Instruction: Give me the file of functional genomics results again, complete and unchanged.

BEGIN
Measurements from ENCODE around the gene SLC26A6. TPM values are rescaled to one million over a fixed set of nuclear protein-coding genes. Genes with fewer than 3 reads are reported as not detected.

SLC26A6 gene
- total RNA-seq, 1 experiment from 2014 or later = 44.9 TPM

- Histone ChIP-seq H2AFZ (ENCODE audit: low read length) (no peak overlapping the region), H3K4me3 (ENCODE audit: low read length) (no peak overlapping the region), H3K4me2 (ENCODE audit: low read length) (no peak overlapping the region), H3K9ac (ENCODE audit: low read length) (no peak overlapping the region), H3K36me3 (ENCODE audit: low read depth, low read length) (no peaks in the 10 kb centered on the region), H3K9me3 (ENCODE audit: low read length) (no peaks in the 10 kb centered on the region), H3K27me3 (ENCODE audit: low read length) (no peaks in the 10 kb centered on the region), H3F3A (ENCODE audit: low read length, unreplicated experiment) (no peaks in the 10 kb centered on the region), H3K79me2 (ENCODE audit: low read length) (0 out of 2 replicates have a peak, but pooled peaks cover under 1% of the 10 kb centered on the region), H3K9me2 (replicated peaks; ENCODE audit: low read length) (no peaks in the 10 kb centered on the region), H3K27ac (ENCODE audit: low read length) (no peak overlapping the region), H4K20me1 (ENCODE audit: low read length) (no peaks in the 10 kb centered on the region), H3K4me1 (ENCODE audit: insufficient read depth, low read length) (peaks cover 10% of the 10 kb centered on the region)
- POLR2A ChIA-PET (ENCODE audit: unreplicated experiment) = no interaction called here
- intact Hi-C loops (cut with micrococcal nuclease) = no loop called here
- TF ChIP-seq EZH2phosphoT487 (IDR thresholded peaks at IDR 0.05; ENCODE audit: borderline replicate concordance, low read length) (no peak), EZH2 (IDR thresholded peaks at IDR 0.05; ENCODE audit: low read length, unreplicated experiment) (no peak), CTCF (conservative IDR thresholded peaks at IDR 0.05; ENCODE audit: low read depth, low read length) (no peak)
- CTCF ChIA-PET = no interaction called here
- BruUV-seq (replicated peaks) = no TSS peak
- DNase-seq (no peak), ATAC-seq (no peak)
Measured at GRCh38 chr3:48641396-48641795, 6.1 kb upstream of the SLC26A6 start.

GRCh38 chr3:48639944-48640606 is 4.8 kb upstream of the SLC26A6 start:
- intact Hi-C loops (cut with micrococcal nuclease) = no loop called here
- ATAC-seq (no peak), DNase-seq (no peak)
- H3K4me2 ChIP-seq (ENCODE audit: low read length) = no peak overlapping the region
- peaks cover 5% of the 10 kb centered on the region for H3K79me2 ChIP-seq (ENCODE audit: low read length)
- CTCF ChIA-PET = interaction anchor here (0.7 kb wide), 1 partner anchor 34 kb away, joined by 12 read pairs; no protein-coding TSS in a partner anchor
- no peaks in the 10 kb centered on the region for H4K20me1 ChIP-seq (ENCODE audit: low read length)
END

Measurements from ENCODE around the gene SLC26A6. TPM values are rescaled to one million over a fixed set of nuclear protein-coding genes. Genes with fewer than 3 reads are reported as not detected.

SLC26A6 gene
- total RNA-seq, 1 experiment from 2014 or later = 44.9 TPM

- Histone ChIP-seq H2AFZ (ENCODE audit: low read length) (no peak overlapping the region), H3K4me3 (ENCODE audit: low read length) (no peak overlapping the region), H3K4me2 (ENCODE audit: low read length) (no peak overlapping the region), H3K9ac (ENCODE audit: low read length) (no peak overlapping the region), H3K36me3 (ENCODE audit: low read depth, low read length) (no peaks in the 10 kb centered on the region), H3K9me3 (ENCODE audit: low read length) (no peaks in the 10 kb centered on the region), H3K27me3 (ENCODE audit: low read length) (no peaks in the 10 kb centered on the region), H3F3A (ENCODE audit: low read length, unreplicated experiment) (no peaks in the 10 kb centered on the region), H3K79me2 (ENCODE audit: low read length) (0 out of 2 replicates have a peak, but pooled peaks cover under 1% of the 10 kb centered on the region), H3K9me2 (replicated peaks; ENCODE audit: low read length) (no peaks in the 10 kb centered on the region), H3K27ac (ENCODE audit: low read length) (no peak overlapping the region), H4K20me1 (ENCODE audit: low read length) (no peaks in the 10 kb centered on the region), H3K4me1 (ENCODE audit: insufficient read depth, low read length) (peaks cover 10% of the 10 kb centered on the region)
- POLR2A ChIA-PET (ENCODE audit: unreplicated experiment) = no interaction called here
- intact Hi-C loops (cut with micrococcal nuclease) = no loop called here
- TF ChIP-seq EZH2phosphoT487 (IDR thresholded peaks at IDR 0.05; ENCODE audit: borderline replicate concordance, low read length) (no peak), EZH2 (IDR thresholded peaks at IDR 0.05; ENCODE audit: low read length, unreplicated experiment) (no peak), CTCF (conservative IDR thresholded peaks at IDR 0.05; ENCODE audit: low read depth, low read length) (no peak)
- CTCF ChIA-PET = no interaction called here
- BruUV-seq (replicated peaks) = no TSS peak
- DNase-seq (no peak), ATAC-seq (no peak)
Measured at GRCh38 chr3:48641396-48641795, 6.1 kb upstream of the SLC26A6 start.

GRCh38 chr3:48639944-48640606 is 4.8 kb upstream of the SLC26A6 start:
- intact Hi-C loops (cut with micrococcal nuclease) = no loop called here
- ATAC-seq (no peak), DNase-seq (no peak)
- H3K4me2 ChIP-seq (ENCODE audit: low read length) = no peak overlapping the region
- peaks cover 5% of the 10 kb centered on the region for H3K79me2 ChIP-seq (ENCODE audit: low read length)
- CTCF ChIA-PET = interaction anchor here (0.7 kb wide), 1 partner anchor 34 kb away, joined by 12 read pairs; no protein-coding TSS in a partner anchor
- no peaks in the 10 kb centered on the region for H4K20me1 ChIP-seq (ENCODE audit: low read length)